This problem can be overcome by the provision within the relay of several setting groups, only one of which is in use at any one time. Changeover between groups can be achieved from a remote command from the operator, or possibly through the programmable logic system.

This may obviate the need for duplicate relays to be fitted with some form of switching arrangement of the inputs and outputs depending on network configuration. Also the operator can program the relay remotely with a group of settings if required.

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Conclusions

The extra facilities in numerical relays may avoid the need for other measurement and control devices to be fitted in a substation. Also numerical relays have functionality that previously required separate equipment. The protection relay no longer performs a basic protection function but is an integral and major part of a substation automation scheme.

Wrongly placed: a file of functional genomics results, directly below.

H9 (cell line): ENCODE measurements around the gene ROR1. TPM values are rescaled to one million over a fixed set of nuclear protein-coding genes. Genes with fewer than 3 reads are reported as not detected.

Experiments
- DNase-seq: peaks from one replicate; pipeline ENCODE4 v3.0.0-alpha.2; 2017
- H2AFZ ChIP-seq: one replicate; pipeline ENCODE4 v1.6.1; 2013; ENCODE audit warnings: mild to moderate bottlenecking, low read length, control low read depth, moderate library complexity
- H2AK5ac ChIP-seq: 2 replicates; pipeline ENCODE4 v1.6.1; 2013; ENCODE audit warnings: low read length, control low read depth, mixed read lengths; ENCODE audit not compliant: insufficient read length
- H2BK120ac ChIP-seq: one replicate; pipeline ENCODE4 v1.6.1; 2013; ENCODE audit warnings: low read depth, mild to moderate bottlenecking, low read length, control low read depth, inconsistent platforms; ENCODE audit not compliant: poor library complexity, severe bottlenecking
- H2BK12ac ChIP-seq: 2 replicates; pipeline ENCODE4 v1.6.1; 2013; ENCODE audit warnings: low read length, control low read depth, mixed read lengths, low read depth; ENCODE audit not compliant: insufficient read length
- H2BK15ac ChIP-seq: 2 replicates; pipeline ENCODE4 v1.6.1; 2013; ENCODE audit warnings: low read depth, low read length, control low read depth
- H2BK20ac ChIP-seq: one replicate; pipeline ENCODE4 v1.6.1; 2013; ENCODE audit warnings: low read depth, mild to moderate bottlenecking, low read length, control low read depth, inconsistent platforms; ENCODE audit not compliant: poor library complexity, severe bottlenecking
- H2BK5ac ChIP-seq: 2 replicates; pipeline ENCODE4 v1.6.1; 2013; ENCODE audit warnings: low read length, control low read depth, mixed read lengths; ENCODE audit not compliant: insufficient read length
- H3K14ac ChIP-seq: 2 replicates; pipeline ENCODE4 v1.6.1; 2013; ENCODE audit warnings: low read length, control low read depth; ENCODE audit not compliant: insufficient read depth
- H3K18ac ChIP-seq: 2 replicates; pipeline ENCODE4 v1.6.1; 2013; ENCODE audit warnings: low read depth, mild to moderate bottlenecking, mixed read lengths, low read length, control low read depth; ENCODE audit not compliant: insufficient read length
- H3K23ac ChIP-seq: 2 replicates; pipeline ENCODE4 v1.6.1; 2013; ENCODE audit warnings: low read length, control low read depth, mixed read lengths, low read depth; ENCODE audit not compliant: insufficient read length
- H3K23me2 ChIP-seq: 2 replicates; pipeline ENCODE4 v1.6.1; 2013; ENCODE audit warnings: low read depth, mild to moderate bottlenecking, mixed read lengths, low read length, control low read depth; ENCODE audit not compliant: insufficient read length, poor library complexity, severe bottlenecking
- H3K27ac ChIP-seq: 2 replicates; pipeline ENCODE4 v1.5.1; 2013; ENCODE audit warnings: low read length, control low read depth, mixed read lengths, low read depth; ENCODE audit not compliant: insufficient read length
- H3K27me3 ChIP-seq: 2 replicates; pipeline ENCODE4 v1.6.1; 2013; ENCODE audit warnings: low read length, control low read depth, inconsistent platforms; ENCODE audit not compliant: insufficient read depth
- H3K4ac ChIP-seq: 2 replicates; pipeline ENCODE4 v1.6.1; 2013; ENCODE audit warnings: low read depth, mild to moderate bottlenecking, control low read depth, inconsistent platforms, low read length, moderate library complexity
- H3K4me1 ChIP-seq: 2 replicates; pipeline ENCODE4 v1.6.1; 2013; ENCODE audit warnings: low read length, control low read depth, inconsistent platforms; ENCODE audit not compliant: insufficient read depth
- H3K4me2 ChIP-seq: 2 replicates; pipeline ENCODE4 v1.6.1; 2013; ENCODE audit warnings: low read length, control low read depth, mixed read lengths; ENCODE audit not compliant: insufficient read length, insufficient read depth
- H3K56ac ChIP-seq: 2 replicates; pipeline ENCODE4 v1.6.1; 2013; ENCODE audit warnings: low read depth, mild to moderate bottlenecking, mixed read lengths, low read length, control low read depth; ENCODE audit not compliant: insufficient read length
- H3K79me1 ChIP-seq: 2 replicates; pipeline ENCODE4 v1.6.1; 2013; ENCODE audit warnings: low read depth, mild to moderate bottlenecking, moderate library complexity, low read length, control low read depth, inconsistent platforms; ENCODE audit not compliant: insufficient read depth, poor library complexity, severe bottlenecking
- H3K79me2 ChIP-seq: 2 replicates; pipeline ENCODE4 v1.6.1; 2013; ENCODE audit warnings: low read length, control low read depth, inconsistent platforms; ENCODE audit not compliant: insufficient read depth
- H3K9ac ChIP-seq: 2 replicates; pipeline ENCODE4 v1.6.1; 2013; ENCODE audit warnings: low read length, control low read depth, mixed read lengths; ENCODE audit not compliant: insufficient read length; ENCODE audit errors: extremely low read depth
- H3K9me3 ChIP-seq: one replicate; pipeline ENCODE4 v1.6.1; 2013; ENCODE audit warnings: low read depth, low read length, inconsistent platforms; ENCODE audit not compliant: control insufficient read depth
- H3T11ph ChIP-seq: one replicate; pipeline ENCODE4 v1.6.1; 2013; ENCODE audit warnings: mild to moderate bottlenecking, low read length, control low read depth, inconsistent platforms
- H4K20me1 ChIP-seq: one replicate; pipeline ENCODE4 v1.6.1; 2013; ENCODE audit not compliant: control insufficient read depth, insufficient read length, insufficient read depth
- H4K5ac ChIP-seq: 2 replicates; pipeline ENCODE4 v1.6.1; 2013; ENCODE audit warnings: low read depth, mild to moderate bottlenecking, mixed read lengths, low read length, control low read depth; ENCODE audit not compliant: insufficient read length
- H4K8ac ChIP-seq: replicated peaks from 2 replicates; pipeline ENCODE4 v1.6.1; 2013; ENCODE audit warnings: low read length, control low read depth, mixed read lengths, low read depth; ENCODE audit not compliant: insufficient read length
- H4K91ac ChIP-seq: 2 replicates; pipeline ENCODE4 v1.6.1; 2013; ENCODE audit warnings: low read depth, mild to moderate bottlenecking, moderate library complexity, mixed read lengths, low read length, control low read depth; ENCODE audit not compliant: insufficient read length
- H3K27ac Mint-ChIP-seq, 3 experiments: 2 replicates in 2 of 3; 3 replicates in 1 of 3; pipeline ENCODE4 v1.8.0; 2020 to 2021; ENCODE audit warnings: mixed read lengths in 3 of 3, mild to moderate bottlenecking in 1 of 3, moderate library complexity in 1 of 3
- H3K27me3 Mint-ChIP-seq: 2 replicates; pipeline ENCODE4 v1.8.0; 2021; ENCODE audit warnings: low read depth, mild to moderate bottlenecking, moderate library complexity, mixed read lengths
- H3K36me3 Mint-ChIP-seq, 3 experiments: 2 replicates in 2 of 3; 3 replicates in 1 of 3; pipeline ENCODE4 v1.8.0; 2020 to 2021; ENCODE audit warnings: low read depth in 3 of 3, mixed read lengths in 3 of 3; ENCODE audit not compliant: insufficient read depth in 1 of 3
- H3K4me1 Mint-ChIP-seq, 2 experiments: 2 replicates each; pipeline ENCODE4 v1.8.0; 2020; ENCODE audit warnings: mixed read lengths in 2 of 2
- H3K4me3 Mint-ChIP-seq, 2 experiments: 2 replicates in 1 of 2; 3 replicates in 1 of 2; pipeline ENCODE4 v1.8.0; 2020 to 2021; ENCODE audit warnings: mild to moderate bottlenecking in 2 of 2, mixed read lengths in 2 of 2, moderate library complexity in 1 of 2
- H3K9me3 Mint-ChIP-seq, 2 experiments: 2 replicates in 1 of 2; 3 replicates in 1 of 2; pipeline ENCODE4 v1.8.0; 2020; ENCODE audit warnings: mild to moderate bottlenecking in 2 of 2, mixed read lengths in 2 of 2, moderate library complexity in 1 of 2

The choice of a protection relay rather than some other device is logical as the protection relay is probably the only device that is virtually mandatory on circuits of any significant rating.

Therefore the functions previously carried out by separate devices such as bay controllers, discrete metering transducers and similar devices are now found in a protection relay. It is now possible to implement a substation automation scheme using numerical relays as the main hardware provided at bay level.

As the power of microprocessors continues to grow and pressure on operators to reduce costs continues, this trend will continue. One obvious development is the provision of RTU facilities in designated relays that act as local concentrators of information within the overall network automation scheme.

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Numerical Relay Considerations

The introduction of numerical relays replaces some of the issues of previous generations of relays with new ones. Some of the new issues that must be addressed are as follows: